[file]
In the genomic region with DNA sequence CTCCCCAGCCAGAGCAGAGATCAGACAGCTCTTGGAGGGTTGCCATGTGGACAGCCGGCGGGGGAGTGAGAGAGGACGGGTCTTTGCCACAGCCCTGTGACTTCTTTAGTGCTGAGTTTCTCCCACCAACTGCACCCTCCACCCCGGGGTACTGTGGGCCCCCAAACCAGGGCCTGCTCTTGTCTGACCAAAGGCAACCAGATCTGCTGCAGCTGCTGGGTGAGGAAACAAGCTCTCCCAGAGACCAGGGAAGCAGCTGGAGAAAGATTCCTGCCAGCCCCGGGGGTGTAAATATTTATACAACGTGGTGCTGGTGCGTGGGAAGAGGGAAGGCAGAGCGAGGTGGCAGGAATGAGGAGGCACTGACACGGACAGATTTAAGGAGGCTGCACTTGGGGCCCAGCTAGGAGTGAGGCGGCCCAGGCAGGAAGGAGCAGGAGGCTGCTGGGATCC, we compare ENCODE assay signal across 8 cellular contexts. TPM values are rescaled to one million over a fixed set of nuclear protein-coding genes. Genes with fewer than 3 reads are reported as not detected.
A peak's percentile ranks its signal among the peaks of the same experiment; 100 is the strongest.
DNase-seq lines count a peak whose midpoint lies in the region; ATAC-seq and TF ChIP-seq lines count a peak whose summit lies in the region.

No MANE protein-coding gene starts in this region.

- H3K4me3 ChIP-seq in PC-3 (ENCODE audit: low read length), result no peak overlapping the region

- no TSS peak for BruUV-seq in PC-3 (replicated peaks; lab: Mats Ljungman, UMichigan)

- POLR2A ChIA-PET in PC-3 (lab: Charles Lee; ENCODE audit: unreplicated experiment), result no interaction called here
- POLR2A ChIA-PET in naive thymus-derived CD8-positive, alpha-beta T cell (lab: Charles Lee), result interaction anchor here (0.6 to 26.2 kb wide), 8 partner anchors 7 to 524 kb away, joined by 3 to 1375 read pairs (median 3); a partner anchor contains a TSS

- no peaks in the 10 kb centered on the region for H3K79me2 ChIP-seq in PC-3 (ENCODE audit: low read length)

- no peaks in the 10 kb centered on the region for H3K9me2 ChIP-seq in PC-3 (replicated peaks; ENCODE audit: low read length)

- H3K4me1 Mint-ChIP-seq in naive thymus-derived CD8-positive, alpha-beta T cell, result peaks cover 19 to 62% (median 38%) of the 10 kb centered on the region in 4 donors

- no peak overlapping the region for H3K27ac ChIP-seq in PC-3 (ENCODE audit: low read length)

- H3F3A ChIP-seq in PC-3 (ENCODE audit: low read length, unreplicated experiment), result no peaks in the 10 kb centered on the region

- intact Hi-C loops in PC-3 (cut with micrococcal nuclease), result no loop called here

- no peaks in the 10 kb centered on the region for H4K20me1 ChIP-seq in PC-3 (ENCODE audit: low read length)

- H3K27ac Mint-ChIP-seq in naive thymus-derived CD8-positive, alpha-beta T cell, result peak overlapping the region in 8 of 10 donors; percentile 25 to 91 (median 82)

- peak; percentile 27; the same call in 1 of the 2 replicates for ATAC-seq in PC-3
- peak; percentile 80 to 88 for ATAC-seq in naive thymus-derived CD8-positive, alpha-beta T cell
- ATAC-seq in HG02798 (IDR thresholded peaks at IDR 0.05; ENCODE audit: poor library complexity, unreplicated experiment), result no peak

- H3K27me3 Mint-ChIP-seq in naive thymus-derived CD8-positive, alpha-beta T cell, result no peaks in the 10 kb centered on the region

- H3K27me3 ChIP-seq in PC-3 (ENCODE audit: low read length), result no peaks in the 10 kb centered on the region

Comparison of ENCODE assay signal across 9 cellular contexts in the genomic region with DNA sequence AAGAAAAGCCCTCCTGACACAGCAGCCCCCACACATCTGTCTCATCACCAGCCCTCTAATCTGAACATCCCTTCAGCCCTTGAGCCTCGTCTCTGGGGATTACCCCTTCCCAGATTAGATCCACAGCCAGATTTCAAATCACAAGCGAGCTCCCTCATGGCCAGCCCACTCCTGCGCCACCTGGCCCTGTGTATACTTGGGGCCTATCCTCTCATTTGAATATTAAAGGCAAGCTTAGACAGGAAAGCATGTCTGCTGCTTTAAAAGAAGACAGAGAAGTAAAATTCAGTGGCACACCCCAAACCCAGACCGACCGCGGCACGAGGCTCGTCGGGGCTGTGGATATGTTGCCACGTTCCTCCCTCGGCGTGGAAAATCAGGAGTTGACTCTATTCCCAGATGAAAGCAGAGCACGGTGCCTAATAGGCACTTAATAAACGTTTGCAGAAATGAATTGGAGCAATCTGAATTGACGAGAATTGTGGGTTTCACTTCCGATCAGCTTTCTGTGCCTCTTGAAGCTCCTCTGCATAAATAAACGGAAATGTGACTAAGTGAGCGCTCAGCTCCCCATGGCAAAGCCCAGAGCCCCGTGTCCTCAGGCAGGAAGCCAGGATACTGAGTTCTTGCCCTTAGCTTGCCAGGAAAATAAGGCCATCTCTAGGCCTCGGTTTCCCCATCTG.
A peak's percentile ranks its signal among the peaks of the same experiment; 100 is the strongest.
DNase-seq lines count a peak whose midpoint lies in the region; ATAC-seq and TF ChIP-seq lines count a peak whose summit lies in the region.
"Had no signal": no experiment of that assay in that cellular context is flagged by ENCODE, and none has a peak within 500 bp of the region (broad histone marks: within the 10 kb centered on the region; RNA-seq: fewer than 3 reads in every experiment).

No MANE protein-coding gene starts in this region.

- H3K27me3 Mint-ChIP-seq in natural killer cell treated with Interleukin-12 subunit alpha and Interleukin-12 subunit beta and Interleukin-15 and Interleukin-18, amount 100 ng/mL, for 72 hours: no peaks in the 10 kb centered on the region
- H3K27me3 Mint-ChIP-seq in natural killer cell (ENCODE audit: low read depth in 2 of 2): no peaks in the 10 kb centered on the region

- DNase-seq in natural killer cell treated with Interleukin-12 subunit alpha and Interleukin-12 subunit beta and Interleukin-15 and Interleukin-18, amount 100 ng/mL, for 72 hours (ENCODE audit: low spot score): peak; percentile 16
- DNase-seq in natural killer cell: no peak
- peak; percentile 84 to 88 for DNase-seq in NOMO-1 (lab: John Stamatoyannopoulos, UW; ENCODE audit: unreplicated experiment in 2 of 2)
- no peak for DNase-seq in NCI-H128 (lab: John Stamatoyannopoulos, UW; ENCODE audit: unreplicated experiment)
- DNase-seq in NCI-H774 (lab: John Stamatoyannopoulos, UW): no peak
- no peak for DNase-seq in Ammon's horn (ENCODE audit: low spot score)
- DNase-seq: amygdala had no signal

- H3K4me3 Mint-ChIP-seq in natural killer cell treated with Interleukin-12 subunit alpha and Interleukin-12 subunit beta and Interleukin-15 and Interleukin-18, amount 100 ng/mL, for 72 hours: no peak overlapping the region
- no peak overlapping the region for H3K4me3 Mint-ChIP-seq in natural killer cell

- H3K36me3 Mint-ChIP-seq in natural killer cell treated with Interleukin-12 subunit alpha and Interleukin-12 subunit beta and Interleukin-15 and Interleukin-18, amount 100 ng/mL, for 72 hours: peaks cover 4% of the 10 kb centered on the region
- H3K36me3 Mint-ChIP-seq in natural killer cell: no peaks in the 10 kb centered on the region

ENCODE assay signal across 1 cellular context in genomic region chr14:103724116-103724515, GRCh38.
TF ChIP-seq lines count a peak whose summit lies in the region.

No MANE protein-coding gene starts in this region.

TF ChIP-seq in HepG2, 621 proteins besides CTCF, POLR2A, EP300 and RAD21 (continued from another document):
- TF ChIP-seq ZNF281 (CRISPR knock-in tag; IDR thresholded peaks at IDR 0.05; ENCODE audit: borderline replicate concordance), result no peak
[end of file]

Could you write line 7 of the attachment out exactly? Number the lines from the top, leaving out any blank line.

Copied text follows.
- POLR2A ChIA-PET in PC-3 (lab: Charles Lee; ENCODE audit: unreplicated experiment), result no interaction called here